Last Updated on July 9, 2019, by eNotes Editorial. Word Count: 906
While we recommend reading Beowulf in its entirety, we understand that your classroom may have time constraints. The following Key Plot Points are meant to guide you and your students to the most relevant parts of the text so you can plan your lessons most efficiently. Line references in the...
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While we recommend reading Beowulf in its entirety, we understand that your classroom may have time constraints. The following Key Plot Points are meant to guide you and your students to the most relevant parts of the text so you can plan your lessons most efficiently. Line references in the following plot points come from Seamus Heaney’s (2000) translation.
Grendel Attacks Heorot (Lines 99–193): The poem begins with an account of the Danes and the rise of Hrothgar, the Danish king. Hrothgar has established his stronghold of Heorot, a beautiful hall, and taken Wealhtheow as his queen. However, trouble lurks in his land. A monster named Grendel, a descendent of the line of Cain, inhabits the nearby moors. In a wicked rage, Grendel begins to attack Heorot, bursting into the hall nightly and murdering Hrothgar’s thanes with ease. Grendel is too powerful for the warriors at Heorot.
Beowulf Comes to Heorot and Battles Grendel (Lines 229–835): Across the sea in Geatland lives the strongest warrior in the world, Beowulf, son of Ecgtheow, subject to King Hygelac. Beowulf hears tales of Grendel’s terrors and decides to confront the beast. He assembles his troop and crosses the sea to Denmark. Upon landing, a Danish guard questions Beowulf, who declares his lineage and intentions. When Hrothgar hears that Beowulf has arrived to vanquish Grendel, he welcomes the warrior into his hall. Beowulf and his men join the Danes at Heorot for a feast. Unferth, one of Hrothgar’s men, doubts Beowulf’s abilities; he recounts a story he once heard about how Beowulf raced Breca across the sea and lost the race. Beowulf counters Unferth’s version; he describes a several-day battle with monsters across stormy seas and claims himself the victor of the race. That night, after the Geatish warriors prepare for sleep, Grendel arrives to Heorot and begins his rampage. After devouring one warrior, he approaches Beowulf, who grabs Grendel’s wrist. The two battle with their bare hands, smashing benches and rattling the hall itself. Finally, Beowulf seizes Grendel’s arm and, wrenching it, severs it from the monster’s body. Grendel flees into the night and dies in his cave.
Beowulf Battles Grendel’s Mother in Her Lair (Lines 1251–1569): Soon after Grendel’s death, the monster’s mother rises from her mere, or lake, and goes to Heorot. In the dead of night, she strikes the hall, murdering several Danes, including Aeschere, Hrothgar’s chief counselor. She steals Beowulf’s battle trophy—Grendel’s severed arm—and leaves. Beowulf arrives and learns of the tragedy. The Danes discuss Grendel and his mother and the burning waters of the mere in which she lives. Beowulf rouses the group from their mourning and offers to battle the beast. He dons his gear—including a sword named Hrunting, a gift from the Dane Unferth—and journeys to the mere. He descends down through its flaming waters, where Grendel’s mother begins to attack him. Once in the cave, they battle, but Beowulf soon finds Hrunting ineffective. The two grapple by hand until Grendel’s mother topples him and stabs him in the chest with a knife; however, his strong chainmail saves him. Beowulf spies a giant’s sword in her armory. He lifts the heavy sword and, with a swing, severs his opponent’s neck, killing her. He sees Grendel’s corpse nearby, cuts off its head as a token of vengeance, and returns to Heorot in victory.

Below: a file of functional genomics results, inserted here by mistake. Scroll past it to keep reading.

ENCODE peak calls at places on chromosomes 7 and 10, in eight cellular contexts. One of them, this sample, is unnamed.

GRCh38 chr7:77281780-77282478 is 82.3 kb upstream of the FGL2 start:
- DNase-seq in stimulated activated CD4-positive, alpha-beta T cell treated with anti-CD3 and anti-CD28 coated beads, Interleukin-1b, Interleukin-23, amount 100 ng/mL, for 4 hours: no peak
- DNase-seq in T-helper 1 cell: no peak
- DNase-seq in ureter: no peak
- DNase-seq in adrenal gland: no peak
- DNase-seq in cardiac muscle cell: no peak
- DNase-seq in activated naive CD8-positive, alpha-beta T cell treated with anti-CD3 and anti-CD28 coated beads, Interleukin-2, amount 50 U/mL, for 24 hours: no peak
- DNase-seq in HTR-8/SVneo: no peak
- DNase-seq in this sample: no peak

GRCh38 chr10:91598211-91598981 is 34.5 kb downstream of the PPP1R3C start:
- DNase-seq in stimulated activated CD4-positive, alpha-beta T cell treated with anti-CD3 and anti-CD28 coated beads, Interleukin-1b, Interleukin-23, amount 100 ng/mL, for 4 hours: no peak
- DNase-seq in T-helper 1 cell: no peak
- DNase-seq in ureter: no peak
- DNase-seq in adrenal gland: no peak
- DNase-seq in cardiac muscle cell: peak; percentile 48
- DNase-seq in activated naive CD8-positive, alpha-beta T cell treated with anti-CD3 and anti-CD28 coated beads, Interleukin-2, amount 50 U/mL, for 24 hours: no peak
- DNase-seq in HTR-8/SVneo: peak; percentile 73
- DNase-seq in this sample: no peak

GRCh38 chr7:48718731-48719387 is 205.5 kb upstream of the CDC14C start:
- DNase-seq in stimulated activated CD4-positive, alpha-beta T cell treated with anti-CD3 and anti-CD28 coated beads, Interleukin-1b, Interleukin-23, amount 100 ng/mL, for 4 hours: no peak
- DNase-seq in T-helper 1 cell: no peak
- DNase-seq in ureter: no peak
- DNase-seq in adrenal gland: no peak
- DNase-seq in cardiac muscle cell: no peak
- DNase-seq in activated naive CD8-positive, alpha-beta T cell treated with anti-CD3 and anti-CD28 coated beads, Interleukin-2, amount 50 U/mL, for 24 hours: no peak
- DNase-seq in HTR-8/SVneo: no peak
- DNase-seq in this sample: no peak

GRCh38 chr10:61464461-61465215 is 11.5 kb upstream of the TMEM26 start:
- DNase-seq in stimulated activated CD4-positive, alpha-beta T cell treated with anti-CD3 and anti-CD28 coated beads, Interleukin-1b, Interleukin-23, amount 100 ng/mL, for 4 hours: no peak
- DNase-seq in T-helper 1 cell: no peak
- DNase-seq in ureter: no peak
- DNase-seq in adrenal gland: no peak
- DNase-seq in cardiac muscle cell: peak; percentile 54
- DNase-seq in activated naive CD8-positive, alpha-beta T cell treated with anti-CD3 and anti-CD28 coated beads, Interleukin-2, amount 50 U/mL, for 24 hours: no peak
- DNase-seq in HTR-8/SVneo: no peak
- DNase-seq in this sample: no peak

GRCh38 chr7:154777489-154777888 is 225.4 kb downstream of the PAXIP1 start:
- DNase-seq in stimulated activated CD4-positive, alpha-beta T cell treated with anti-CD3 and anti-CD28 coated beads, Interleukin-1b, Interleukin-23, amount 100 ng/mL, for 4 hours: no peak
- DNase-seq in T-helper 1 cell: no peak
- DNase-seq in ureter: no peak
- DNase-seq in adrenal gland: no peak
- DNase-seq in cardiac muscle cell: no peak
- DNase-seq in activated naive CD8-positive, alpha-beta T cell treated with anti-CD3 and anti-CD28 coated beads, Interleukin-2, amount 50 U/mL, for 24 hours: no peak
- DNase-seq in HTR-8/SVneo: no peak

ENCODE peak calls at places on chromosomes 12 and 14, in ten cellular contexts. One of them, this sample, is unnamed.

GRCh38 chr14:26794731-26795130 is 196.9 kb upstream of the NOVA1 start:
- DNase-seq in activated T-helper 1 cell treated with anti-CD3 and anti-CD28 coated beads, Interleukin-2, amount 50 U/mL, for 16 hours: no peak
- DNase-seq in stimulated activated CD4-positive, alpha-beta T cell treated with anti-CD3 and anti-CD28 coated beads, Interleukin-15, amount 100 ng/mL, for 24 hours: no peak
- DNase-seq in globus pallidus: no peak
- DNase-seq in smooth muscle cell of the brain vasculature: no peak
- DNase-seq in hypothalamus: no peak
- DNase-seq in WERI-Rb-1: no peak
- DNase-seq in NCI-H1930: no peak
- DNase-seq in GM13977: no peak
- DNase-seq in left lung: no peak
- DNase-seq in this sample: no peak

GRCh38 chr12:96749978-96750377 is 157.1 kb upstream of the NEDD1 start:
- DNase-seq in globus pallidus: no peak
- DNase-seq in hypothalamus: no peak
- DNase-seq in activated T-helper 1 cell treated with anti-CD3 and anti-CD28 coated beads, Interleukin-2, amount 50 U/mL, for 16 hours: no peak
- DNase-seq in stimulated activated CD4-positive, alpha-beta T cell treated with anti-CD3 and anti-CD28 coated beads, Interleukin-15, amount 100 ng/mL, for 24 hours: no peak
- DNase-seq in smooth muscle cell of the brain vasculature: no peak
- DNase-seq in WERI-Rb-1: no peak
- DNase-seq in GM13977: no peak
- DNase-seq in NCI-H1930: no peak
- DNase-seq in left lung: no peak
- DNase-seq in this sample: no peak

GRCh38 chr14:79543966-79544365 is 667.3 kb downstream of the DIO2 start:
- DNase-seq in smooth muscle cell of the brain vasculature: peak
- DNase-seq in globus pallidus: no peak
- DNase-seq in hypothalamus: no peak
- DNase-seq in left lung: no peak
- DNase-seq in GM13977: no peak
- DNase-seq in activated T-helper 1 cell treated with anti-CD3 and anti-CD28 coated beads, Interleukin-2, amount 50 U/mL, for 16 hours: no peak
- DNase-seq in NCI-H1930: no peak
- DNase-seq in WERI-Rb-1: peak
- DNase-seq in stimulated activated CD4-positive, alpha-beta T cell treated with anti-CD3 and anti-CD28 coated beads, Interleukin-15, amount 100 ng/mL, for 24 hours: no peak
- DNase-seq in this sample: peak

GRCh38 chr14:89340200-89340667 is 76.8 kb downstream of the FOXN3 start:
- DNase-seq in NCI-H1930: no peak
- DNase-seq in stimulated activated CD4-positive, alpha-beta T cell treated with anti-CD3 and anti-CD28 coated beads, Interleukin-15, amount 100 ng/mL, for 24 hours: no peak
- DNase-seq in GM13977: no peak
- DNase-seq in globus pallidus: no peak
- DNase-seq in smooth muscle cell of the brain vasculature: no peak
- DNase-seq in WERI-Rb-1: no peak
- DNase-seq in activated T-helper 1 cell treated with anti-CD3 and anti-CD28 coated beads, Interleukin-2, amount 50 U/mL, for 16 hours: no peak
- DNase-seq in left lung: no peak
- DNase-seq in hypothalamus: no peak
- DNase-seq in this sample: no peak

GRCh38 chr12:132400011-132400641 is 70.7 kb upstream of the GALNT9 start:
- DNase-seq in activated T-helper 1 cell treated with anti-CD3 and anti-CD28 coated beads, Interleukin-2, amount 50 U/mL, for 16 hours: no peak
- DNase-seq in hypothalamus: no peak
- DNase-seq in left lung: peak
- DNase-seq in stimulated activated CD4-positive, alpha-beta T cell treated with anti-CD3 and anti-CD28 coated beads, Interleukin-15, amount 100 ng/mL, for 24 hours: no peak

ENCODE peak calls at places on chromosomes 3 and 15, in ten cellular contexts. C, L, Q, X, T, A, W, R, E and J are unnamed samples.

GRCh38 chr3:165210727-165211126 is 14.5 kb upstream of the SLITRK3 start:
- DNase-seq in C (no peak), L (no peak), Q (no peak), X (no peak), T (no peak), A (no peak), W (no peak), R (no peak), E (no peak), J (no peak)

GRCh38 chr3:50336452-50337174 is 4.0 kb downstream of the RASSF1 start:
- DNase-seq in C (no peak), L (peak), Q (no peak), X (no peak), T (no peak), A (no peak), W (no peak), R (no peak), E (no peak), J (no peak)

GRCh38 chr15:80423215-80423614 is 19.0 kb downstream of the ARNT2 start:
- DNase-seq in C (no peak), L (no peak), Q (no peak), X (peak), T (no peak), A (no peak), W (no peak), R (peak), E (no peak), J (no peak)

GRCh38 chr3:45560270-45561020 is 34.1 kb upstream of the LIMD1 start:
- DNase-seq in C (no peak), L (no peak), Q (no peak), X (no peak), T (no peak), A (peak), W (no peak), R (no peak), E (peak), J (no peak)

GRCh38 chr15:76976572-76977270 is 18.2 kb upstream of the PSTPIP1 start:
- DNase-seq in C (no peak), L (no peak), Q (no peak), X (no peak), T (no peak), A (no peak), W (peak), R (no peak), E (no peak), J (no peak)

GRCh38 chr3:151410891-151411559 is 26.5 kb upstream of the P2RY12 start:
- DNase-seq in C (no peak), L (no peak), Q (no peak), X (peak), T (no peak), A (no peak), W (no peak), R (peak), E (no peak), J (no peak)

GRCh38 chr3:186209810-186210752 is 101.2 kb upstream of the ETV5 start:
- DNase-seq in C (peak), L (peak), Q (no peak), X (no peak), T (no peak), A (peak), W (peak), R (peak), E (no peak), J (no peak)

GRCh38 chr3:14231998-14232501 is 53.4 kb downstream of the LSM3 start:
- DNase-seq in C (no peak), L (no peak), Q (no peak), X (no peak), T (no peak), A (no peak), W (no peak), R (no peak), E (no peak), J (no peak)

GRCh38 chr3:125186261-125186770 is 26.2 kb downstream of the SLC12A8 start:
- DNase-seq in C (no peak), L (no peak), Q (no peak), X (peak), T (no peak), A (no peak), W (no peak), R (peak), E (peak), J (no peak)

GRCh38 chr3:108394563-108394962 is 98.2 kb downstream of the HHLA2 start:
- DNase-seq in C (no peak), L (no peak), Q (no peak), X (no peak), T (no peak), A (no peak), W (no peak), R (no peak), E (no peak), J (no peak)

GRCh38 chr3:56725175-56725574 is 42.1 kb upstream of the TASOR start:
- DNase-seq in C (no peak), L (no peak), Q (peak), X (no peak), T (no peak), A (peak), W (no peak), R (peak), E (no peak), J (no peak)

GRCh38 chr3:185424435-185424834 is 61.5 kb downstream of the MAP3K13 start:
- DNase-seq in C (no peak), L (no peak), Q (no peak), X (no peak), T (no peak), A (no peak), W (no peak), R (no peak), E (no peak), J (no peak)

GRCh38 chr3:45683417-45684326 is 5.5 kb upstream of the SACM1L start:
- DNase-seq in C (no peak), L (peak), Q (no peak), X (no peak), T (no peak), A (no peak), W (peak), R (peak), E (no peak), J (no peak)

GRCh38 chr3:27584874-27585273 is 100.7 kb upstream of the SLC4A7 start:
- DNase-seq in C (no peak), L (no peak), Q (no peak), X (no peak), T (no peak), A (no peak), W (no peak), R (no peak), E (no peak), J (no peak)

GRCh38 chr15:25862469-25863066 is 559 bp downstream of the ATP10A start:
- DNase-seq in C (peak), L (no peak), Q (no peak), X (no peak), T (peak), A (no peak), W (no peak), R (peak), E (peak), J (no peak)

Beowulf Rules the Geats and Battles the Dragon (Lines 2200–2711): The poem resumes fifty years after Beowulf’s heroic battles in Denmark. He is now the aged king of Geatland. He must face battle again when a Geatish slave steals a golden cup from the treasure-hoard of a great dragon who lives nearby. Enraged, the dragon descends upon the Geatish people, murdering them in droves. Beowulf and his men rally to go and battle the dragon. When they encounter the beast, however, Beowulf orders his men to stand back and allow him to battle it by himself. His men flee the battle scene, terrified of the dragon. Beowulf confronts the dragon, attacking it with his sword, but his blade cannot pierce the dragon’s tough scales. Among Beowulf’s troop, Wiglaf alone decides to aid his king, admonishing his fearful comrades before setting forth. Wiglaf arrives to see Beowulf shatter his sword upon the dragon. The beast sinks it fangs into Beowulf’s neck, opening a bloody wound. Wiglaf then plunges his sword into the dragon’s belly, allowing Beowulf time to draw a knife and deliver the fatal thrust into its flank. The dragon is dead.
Beowulf Is Buried (Lines 3110–3182): After the battle with the dragon, Beowulf senses that the injury he received will kill him. Beowulf delivers a prayer and requests the raising of a barrow, or burial mound, to commemorate him after his death. Beowulf declares that he will follow the rest of his clan into the realm of death. Then his soul leaves his body. The battle-dodgers return and receive another rebuke from Wiglaf. The Geats reap the dragon’s hoard. Wiglaf delivers Beowulf’s final orders, and they are fulfilled. The Geats build a pyre, decorate it with battle-gear, and burn Beowulf’s body upon it. Then they construct the great memorial barrow, tall enough to be visible from sea, and sing in grief and lamentation for their fallen king.